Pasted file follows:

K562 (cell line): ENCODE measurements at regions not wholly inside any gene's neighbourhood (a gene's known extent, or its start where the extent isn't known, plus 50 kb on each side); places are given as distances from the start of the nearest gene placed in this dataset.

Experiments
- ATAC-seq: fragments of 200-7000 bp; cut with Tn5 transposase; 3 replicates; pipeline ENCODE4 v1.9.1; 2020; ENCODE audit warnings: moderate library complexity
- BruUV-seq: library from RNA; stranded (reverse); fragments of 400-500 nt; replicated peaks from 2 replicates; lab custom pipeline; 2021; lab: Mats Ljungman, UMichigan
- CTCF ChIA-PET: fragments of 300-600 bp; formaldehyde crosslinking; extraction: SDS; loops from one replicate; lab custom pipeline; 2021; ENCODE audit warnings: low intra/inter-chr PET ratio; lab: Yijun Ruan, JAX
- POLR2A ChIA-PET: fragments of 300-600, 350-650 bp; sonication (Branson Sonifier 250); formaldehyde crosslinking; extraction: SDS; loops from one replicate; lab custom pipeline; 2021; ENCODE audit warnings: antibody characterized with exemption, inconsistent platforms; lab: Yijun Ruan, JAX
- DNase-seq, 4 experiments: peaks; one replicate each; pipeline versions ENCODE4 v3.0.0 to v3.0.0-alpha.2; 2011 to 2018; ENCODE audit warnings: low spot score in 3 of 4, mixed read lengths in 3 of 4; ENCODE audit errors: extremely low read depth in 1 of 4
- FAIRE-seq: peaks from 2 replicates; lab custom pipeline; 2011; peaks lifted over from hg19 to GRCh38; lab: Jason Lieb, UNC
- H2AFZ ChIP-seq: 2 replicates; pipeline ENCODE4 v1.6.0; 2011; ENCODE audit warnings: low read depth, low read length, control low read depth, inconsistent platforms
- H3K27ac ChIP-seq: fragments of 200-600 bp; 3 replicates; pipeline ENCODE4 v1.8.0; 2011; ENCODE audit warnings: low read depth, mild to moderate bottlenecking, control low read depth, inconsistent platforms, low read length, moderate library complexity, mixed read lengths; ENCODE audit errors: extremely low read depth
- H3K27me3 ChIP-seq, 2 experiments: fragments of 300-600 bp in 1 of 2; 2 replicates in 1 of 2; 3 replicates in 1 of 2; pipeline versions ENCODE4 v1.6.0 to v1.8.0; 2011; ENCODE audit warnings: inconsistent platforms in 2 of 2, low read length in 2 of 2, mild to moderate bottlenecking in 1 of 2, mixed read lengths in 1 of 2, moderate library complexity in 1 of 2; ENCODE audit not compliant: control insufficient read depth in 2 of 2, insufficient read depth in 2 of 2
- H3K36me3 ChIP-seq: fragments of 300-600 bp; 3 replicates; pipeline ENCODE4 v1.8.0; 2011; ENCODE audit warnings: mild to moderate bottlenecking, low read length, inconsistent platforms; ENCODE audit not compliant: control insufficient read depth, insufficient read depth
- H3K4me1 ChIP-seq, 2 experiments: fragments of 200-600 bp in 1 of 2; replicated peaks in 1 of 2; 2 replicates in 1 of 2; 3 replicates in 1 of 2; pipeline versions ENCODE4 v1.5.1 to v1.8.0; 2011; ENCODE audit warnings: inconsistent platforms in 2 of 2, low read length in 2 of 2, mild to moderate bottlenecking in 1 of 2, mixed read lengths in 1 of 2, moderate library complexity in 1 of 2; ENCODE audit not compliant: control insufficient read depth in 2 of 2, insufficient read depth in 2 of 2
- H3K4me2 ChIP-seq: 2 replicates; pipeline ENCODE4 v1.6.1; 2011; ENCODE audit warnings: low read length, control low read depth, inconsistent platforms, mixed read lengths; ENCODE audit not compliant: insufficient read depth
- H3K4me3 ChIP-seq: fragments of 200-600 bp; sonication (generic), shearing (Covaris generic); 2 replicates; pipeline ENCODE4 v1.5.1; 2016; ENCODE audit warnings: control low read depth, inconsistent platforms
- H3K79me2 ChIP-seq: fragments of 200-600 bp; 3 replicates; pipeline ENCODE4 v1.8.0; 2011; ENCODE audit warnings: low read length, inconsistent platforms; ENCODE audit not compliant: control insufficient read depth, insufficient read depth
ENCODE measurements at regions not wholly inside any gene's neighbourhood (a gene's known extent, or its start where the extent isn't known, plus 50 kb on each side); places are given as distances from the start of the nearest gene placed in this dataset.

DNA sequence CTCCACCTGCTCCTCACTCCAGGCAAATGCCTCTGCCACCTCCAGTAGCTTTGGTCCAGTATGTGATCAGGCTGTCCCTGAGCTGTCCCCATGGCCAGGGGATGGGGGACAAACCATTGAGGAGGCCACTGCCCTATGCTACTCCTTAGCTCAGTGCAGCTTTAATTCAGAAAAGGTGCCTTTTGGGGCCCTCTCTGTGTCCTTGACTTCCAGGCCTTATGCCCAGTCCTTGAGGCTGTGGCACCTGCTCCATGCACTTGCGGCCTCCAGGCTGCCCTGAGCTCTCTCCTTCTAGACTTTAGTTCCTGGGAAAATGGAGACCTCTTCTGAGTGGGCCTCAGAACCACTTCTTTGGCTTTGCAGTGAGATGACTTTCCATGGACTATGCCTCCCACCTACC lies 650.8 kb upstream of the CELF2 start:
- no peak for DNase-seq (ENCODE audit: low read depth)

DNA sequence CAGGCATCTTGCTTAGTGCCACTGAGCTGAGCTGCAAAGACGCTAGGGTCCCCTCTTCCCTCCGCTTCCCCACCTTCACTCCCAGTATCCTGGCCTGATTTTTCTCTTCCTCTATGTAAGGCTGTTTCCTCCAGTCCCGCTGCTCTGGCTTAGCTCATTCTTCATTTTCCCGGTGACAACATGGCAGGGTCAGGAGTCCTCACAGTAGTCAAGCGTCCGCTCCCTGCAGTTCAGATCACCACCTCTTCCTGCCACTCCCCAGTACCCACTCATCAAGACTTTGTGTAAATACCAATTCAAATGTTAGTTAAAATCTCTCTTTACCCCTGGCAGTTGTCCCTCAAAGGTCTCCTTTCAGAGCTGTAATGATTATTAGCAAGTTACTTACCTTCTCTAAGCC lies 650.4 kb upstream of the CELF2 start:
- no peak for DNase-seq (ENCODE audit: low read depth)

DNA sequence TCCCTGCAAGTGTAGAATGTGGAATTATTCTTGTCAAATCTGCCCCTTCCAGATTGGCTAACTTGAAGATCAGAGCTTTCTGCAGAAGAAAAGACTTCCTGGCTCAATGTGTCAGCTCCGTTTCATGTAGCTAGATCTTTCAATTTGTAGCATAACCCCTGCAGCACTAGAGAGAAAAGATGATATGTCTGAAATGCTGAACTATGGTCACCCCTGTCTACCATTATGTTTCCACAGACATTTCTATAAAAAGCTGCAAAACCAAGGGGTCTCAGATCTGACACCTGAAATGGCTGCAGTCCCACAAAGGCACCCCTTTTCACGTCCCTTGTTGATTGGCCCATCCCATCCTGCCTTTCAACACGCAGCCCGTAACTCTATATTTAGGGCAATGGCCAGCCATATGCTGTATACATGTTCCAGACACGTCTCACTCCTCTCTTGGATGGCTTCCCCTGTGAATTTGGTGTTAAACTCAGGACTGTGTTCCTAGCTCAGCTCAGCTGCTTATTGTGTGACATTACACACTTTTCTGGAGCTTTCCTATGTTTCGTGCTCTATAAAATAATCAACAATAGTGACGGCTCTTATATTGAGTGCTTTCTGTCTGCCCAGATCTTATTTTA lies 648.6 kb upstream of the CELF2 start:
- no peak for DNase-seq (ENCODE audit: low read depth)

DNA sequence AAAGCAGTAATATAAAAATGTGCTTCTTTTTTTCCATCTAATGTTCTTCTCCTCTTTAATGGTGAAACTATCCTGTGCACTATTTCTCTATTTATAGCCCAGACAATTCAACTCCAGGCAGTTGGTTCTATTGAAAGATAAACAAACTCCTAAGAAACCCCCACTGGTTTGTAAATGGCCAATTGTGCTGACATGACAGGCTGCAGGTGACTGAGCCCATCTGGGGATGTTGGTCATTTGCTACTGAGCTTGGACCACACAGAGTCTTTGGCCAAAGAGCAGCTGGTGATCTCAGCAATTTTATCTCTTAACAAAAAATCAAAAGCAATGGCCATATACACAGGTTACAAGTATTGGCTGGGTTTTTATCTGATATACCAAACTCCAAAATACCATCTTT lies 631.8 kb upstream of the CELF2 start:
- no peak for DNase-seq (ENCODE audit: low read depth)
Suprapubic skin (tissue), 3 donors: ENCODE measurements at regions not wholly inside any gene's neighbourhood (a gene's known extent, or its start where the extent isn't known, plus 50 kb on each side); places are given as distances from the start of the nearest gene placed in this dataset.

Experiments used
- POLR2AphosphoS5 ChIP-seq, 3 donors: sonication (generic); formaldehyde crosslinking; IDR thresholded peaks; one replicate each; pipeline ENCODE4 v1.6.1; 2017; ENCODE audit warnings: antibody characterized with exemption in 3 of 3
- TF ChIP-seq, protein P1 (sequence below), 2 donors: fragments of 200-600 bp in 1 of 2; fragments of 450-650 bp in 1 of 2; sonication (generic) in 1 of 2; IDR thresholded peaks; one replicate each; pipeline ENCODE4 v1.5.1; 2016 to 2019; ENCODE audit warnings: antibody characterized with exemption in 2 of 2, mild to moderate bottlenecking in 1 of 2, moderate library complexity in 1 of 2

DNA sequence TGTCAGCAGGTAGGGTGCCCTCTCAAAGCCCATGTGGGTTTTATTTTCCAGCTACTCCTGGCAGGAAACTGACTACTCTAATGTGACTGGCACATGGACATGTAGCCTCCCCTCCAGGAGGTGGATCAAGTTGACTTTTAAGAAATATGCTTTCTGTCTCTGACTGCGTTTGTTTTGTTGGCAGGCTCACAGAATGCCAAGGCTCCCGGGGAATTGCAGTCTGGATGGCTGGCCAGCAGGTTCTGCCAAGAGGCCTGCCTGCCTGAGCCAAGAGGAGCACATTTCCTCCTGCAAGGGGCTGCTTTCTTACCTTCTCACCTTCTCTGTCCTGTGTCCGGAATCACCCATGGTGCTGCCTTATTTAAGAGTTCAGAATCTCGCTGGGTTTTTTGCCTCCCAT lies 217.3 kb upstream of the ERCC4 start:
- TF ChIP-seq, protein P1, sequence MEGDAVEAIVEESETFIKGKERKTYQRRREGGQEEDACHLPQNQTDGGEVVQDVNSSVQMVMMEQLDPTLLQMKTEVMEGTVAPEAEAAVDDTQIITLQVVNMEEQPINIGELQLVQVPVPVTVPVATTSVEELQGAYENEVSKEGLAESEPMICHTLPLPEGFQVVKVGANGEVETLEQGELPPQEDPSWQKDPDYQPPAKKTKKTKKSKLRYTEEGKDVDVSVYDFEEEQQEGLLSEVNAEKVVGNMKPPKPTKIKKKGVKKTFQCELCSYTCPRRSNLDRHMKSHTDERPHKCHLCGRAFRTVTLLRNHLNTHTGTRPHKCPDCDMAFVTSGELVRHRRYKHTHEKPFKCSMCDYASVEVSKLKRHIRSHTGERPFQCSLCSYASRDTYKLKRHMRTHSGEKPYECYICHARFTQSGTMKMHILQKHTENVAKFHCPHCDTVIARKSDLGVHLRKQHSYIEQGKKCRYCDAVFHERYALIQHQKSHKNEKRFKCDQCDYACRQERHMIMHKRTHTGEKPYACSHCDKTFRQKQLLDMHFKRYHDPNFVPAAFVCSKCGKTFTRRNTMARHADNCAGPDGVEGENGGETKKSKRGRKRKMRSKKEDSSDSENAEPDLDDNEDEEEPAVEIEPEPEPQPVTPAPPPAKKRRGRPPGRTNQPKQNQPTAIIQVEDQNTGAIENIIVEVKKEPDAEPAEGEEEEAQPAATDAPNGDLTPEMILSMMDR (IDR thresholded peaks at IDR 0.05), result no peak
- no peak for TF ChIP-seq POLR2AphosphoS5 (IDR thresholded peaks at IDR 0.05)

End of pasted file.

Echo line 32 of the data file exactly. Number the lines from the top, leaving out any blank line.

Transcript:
- no peak for TF ChIP-seq POLR2AphosphoS5 (IDR thresholded peaks at IDR 0.05)